0.185 g / 134.452 g/mol = 0.001376 mol of anhydrous CuCl_{2}

3) We now want to see if there is a small whole number ratio between the two amounts of moles. Let's divide each number of the number of moles of CuCl_{2}

0.001376 mol / 0.001376 mol = 10.0028 mol / 0.001376 mol = 2.03

4) To a reasonable level of accuracy, this is a 2 to 1 ratio. The answer is this:

CuCl_{2}⋅2H_{2}O

**Solution #2:**

CuCl_{2}has a molecular weight of 134.3 and water weighs 18.0.The ratio 235/185 expresses the ratio of the weight of hydrate to anhydrate

Let X equal the number of water molecules. Therefore:

235/185 = [134.3 + X(18.0)] / 134.3

Solve for X to the nearest integer.

**Problem #25:** An hydrate of copper (II) chloride has the formula CuCl_{2} **⋅** xH_{2}O. The water in a 3.41 g sample of the hydrate was driven off by heating. The remaining sample had a mass of 2.69 g. Find the number of waters of hydration (x) in the hydrate.

**Solution #1:**

1) Mass:

CuCl_{2}---> 2.69 g

H_{2}O ---> 3.41 − 2.69 = 0.72 g

2) Moles:

CuCl_{2}---> 2.69 g / 134.452 g/mol = 0.02

H_{2}O ---> 0.72 g / 18.0 g/mol = 0.04

3) Get lowest whole-number mole ratio:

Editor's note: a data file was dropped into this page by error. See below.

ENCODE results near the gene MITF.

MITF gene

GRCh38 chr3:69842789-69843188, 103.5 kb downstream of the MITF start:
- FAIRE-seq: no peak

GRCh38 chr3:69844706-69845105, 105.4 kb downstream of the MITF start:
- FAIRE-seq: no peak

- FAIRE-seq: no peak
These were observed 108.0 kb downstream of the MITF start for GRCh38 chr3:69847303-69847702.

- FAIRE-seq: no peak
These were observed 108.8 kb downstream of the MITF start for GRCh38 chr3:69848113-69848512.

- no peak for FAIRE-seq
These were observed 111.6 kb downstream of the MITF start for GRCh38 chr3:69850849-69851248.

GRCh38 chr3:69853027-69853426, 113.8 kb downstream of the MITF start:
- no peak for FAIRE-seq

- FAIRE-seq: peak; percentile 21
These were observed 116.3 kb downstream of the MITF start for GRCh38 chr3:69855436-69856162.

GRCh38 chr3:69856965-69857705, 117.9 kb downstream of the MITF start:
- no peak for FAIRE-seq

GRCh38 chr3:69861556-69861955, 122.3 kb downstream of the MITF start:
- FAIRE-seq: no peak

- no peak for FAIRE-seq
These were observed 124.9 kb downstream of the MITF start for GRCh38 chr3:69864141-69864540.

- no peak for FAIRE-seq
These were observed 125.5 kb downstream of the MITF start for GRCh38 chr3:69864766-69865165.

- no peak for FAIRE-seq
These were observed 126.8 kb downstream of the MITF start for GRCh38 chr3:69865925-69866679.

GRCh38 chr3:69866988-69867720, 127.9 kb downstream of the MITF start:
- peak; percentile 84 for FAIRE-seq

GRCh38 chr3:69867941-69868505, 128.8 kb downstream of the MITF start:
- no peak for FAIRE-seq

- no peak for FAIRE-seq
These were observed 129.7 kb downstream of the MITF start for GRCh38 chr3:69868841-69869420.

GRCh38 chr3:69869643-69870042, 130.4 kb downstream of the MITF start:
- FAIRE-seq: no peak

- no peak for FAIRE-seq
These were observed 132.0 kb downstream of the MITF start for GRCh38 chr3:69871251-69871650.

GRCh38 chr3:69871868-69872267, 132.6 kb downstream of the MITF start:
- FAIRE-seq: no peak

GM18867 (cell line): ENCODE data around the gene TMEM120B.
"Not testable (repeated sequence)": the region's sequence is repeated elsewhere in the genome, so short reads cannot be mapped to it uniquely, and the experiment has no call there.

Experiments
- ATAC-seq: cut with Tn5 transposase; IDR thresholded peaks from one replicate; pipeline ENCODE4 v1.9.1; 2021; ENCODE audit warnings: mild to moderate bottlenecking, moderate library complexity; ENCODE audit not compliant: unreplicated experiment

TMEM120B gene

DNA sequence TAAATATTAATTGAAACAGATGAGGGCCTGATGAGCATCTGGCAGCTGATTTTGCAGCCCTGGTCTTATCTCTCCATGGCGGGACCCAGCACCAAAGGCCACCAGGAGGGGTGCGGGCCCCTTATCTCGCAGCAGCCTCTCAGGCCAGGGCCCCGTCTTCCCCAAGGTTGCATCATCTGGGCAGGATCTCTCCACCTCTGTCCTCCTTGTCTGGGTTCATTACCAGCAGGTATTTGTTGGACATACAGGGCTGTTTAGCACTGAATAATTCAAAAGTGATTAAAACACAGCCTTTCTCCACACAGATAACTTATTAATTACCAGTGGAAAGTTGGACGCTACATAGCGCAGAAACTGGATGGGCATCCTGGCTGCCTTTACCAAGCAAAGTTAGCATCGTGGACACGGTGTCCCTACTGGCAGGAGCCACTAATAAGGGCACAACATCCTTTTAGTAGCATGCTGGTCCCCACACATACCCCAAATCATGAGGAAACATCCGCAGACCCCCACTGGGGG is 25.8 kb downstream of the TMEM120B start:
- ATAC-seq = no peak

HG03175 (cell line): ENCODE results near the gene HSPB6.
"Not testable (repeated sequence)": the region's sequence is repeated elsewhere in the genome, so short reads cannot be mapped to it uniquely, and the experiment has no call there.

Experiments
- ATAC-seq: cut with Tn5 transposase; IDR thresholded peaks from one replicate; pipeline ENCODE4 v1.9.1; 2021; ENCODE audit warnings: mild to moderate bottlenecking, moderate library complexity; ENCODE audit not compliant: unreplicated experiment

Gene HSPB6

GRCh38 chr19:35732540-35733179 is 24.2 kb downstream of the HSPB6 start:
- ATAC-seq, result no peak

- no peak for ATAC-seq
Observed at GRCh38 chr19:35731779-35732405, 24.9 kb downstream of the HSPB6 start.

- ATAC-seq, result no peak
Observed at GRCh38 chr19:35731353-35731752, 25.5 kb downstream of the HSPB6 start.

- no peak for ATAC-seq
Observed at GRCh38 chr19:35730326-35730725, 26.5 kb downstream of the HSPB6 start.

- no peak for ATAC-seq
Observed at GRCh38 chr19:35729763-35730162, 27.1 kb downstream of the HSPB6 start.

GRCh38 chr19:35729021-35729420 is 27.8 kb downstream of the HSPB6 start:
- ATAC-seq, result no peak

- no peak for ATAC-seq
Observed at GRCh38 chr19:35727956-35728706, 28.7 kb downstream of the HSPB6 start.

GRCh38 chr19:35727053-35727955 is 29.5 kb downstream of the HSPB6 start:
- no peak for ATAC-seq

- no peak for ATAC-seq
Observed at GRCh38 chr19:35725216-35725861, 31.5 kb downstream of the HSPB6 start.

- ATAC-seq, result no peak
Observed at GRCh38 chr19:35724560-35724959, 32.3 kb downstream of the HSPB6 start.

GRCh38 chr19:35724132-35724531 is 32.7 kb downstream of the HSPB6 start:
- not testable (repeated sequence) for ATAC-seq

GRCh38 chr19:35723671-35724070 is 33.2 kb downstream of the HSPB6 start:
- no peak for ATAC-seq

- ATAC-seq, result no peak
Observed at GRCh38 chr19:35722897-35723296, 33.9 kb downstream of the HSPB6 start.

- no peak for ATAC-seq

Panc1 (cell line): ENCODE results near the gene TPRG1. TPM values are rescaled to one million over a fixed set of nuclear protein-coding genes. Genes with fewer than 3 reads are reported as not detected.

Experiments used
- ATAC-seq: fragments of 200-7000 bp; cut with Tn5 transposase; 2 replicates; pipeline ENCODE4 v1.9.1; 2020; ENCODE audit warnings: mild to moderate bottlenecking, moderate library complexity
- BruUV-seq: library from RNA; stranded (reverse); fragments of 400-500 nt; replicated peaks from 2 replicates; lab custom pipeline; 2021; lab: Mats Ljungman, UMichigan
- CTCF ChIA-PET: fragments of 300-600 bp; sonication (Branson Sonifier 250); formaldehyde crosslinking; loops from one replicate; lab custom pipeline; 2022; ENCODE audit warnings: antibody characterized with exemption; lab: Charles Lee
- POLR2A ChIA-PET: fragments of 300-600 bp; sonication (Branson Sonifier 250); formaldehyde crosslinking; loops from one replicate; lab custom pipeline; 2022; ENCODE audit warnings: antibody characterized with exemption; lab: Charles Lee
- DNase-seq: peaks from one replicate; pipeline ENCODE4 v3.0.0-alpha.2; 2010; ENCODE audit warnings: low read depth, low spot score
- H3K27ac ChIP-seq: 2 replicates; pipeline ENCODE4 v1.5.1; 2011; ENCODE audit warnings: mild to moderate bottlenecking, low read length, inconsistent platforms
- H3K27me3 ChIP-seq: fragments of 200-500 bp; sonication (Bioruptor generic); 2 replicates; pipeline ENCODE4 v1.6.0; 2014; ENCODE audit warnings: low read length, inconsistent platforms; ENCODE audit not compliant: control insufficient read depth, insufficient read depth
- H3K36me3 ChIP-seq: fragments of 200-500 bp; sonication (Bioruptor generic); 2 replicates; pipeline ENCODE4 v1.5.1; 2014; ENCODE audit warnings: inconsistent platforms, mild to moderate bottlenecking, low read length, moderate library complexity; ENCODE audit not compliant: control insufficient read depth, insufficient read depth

CuCl_{2}---> 0.02 / 0.02 = 1

H_{2}O ---> 0.04 / 0.02 = 2CuCl

_{2}⋅2H_{2}O

**Solution #2:**

1) Calculate percent composition of the hydrate

CuCl_{2}---> 2.69 g / 3.41 g = 78.9%

H_{2}O ---> 0.72 g / 3.41 g = 21.1 %

2) Assume 100 g of substance is present. Calculate mass of the anhydrate and water, then moles of each:

CuCl_{2}---> (100 g) (0.789) = 78.9 g

H_{2}O ---> (100 g) (0.211) = 21.1 gCuCl

_{2}---> 78.9 g / 134.5 g/mol = 0.5866 mol

H_{2}O ---> 21.1 g / 18.0 g/mol = 1.17 mol

3) Divide by the smaller to get whole number mole ratio:

CuCl_{2}---> 0.5866 / 0.5866 = 1

H_{2}O ---> 1.17 / 0.5866 = 2CuCl

_{2}⋅2H_{2}O

**Bonus Problem** A hydrate of magnesium chloride is present and the following data is collected:

mass of crucible = 22.130 grams

mass of crucible + hydrate = 25.290 grams

mass of crucible and contents after heating = 23.491 grams

What is the complete formula of this hydrate?

**Solution:**

1) Mass of hydrate:

25.290 g − 22.130 g = 3.160 g

2) Mass of anhydrate:

23.491 g − 22.130 g = 1.181 g

3) Water lost:

3.160 g − 1.181 g = 1.979 g

4) Moles MgCl_{2}:

1.181 g / 95.211 g/mol = 1.24 mol

5) Moles water lost:

1.979 g / 18.015 g/mol = 0.109853 mol

6) Molar ratio of MgCl_{2} to water is:

1 : 11.3

7) Within fairly reasonable experimental error, the formula of the hydrate is:

MgCl_{2}·12H_{2}O

The Wiki page for magnesium chloride shows hydrates with 12, 8, 6, 4 and 2 waters of hydration exist. The one that exists at room temperature is the one with 6. The one with 12 loses 4 waters of hydration above −16.4 °C. So, while the problem above does not occur near room temperature, it theoretically could occur.

In any event, it doesn't matter. It's simply a problem for a student to study.